These informal workers have strong
linkages to the informal economic. Over half of the IEMS samples said they
source the goods they sell from formal enterprises. Many customers work in
formal jobs.

·        
Many vendors try to keep the street
clean and safe for their customers and provide them with friendly personal
service.

·        
Street vendors create jobs, and not only
for themselves but for the porters, security guards, transport operators,
storage providers, and others.

·        
Many generates revenue for cities
through payments for licenses and permits, and fees and fines, and certain
kinds of taxes, this was true of two third of street vendors in the IEMS
sample.

    Street
vendor also add vibrancy to urban life and in many places is considered a
cornerstone of historical and cultural heritage. For examples, street who sell
“Chai-wallahs,” are an important part of Indian culture heritage.

    Despite
their contributions, street vendors face many challenges, are often overlooked
as economic agents and unlike other businesses, and hindered rather then helped
by municipal policies and practices. Street vendors are large and very visible
work force in cities, and yet it is difficult to accurately estimate their
numbers. Official statistics are available for some countries. though they may
underestimate the population engage in street vending.

National
level statistic reveals that street vendor account for 11 percent of total
urban employment in India.

Statement of the problem

Working
outside, golgappa sellers and their goods are exposed to strong sun, heavy rain
and extreme heat or cold. Unless they work in markets, most do not have shelter
or running water and toilets near their workplace. Inadequate access to clean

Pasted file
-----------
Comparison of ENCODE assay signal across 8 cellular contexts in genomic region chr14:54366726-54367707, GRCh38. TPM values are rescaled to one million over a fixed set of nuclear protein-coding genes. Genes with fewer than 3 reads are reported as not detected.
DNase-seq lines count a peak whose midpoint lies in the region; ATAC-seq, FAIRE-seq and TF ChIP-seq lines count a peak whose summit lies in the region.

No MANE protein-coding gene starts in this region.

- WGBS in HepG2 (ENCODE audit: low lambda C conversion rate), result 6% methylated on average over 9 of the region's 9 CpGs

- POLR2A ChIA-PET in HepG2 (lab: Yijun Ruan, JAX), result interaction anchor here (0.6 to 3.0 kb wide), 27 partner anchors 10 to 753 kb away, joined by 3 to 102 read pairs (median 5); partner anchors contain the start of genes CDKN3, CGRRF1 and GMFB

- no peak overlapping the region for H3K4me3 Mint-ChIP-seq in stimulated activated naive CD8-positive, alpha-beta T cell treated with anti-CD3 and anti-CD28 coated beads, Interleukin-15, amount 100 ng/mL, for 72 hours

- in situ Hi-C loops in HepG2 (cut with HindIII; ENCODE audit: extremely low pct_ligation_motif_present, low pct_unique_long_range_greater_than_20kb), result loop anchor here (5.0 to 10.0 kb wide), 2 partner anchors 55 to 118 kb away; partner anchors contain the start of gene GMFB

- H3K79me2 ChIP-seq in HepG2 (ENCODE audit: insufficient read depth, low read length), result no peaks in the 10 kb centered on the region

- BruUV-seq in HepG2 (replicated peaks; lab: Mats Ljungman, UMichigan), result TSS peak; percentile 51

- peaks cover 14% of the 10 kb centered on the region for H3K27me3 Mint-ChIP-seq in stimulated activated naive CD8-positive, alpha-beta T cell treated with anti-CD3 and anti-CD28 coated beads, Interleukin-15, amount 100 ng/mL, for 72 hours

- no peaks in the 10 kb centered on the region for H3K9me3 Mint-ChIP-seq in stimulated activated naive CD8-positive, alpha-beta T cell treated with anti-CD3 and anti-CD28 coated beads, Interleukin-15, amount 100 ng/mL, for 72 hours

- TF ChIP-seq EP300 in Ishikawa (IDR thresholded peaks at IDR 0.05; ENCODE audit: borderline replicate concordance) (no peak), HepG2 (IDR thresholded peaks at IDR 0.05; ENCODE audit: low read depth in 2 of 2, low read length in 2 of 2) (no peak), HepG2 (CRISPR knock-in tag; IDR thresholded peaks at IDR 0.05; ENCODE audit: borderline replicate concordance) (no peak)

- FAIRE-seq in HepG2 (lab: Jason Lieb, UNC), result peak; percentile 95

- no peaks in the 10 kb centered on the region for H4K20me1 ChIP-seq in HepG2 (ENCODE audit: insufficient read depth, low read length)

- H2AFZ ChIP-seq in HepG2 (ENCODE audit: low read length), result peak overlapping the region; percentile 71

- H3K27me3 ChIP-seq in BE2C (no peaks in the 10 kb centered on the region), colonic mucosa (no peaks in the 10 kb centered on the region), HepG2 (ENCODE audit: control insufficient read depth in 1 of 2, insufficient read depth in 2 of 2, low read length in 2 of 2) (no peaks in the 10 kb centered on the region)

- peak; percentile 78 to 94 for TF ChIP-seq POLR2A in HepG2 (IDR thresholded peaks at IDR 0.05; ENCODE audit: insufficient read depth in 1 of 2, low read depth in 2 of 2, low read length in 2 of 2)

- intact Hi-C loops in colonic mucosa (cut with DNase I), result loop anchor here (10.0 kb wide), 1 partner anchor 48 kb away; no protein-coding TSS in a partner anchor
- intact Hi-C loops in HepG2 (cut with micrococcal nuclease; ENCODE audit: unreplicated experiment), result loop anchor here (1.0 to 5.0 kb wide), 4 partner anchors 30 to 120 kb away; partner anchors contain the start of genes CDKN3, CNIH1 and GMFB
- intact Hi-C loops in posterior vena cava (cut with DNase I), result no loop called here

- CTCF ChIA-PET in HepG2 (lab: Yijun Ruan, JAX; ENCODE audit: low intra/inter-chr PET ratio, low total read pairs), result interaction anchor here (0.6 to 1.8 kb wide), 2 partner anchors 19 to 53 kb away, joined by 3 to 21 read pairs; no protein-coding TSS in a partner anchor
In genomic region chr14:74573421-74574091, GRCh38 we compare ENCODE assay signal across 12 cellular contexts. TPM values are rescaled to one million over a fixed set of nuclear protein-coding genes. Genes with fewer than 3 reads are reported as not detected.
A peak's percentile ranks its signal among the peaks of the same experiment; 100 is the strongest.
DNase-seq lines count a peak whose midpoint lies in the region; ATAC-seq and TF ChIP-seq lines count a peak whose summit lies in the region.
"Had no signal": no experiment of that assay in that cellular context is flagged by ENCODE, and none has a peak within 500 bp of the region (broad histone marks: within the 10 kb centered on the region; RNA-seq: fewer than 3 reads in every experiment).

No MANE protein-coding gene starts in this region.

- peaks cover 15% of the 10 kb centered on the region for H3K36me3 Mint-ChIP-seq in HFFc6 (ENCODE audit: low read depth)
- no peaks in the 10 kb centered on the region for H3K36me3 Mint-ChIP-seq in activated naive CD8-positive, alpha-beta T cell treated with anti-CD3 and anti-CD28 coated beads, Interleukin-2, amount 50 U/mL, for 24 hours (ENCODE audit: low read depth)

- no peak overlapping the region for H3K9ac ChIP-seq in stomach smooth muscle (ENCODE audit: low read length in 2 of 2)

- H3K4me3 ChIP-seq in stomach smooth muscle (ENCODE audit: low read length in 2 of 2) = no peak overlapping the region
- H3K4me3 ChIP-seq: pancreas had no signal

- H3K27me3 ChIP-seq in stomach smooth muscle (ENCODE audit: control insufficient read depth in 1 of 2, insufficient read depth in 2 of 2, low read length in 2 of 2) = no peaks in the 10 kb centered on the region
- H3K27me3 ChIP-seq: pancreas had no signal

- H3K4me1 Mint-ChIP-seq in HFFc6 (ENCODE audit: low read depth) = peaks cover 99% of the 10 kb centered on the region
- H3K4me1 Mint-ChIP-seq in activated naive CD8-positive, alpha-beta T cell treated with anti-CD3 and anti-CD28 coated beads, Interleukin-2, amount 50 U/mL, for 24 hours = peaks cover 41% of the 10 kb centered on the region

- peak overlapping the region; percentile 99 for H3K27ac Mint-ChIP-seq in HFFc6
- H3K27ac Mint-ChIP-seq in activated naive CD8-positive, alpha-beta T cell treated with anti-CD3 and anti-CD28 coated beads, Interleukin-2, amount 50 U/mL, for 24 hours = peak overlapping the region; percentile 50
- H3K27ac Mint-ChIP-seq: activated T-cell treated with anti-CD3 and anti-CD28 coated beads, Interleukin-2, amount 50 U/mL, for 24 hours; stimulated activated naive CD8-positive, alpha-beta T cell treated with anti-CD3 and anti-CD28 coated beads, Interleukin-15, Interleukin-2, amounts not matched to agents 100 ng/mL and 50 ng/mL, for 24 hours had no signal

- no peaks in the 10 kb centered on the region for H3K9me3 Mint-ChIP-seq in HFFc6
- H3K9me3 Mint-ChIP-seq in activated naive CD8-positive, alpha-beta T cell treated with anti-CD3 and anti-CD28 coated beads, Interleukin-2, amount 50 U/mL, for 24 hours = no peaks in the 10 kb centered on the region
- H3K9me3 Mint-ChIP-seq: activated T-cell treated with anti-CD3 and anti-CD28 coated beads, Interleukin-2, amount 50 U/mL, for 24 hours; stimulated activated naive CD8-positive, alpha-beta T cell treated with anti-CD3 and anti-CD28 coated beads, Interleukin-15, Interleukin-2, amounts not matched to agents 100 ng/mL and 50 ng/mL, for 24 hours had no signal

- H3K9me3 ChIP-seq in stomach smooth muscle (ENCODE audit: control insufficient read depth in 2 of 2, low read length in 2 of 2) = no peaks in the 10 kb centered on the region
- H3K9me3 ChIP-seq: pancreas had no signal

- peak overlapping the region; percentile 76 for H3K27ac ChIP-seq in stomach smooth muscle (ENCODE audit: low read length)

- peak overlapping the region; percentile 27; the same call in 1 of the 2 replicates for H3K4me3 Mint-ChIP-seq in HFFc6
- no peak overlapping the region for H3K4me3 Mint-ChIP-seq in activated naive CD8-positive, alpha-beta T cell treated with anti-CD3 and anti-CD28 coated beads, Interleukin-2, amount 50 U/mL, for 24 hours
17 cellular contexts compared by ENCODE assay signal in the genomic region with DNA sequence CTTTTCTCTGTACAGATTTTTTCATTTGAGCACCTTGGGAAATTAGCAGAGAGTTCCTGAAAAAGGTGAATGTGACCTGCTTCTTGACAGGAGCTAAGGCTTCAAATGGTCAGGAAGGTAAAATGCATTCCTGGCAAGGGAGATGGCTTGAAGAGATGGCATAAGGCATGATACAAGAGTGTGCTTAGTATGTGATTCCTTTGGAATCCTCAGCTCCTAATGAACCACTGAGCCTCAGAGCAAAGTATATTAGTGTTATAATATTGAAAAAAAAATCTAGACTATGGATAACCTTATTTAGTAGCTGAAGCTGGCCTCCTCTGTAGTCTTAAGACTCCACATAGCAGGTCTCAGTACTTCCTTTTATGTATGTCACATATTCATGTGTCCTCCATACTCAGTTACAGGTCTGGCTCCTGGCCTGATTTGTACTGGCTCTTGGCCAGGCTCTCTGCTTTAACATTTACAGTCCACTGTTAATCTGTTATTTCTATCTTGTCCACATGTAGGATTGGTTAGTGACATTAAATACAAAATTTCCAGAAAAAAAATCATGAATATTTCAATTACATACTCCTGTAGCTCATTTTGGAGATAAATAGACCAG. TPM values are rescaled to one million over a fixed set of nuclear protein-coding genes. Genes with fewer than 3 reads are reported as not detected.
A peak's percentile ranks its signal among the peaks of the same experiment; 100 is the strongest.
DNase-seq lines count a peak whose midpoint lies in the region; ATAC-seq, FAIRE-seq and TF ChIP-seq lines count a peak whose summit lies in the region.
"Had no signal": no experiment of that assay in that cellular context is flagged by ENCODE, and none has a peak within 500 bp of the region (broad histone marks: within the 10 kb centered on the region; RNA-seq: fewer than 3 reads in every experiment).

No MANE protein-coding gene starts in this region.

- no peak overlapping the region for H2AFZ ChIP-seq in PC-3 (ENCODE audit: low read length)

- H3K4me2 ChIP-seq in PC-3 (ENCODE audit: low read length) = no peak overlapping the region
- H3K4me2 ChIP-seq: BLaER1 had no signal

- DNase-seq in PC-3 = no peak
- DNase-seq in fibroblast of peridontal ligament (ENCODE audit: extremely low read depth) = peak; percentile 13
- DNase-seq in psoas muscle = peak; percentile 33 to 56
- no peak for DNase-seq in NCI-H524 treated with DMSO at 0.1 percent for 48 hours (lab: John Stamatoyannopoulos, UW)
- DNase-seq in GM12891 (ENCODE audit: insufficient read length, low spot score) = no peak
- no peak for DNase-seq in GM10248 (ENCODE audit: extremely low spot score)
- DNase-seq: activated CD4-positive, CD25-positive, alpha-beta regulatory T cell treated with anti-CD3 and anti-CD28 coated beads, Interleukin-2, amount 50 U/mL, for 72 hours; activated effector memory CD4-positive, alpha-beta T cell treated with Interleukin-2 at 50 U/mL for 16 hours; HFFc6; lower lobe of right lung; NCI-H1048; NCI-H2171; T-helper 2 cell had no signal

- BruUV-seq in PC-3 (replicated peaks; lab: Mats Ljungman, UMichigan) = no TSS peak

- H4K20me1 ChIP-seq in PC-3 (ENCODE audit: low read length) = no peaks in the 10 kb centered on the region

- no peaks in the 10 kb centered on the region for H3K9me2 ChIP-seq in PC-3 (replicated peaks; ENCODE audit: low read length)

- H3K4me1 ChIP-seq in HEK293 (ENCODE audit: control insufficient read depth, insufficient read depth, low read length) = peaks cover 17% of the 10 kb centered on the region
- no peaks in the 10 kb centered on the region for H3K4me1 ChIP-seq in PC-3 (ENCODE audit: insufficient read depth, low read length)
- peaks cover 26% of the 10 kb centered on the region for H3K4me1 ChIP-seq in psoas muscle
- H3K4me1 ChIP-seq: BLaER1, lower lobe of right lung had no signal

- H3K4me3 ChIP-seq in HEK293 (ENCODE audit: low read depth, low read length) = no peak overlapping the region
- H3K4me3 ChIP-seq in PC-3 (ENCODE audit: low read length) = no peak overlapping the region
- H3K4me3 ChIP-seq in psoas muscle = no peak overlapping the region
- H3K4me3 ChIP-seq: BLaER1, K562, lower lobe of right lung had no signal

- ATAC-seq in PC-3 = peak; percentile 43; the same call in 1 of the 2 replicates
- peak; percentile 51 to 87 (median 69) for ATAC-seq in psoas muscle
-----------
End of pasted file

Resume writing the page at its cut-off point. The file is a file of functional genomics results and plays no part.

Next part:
water is a major concern of prepared food vendors.

 Golgappa sellers faced other routine
occupational hazards. They are exposed to physical risks due to lack of proper
fire safety equipment. Economic downturns have a big impact on vendors’
earnings. In 2009, an inclusive cities research project found many street
vendors reported are drop in consumer demand and an increase in competition as
the newly unemployment turn to vending for income.

    A second round of research, done in 2010,
found demand had not recovered for most venders and many had to raise price due
to higher cost of goods. Competition had increased as further as large
retailers aggressively tried to attract customers.

    In 2012 informal economic monitoring study
confirmed that rising price and increase competition were still affecting
street vendors in several cities. Vendors said their stock was more expensive,
but difficulty passing on rising cost to customers, who expect to negotiate low
prices on the street. More competitions means vendors take home lower earnings.
Street vending generates enormous controversy in cities throughout the world.
(Bromley 2000). Debates involve registrations and taxation individual verses
collective rights, health safety regulations- especially where food is involved
and urban planning governance.

    Urban policies and local economic development
strategies rarely prioritize livelihood security for informal workers. Urban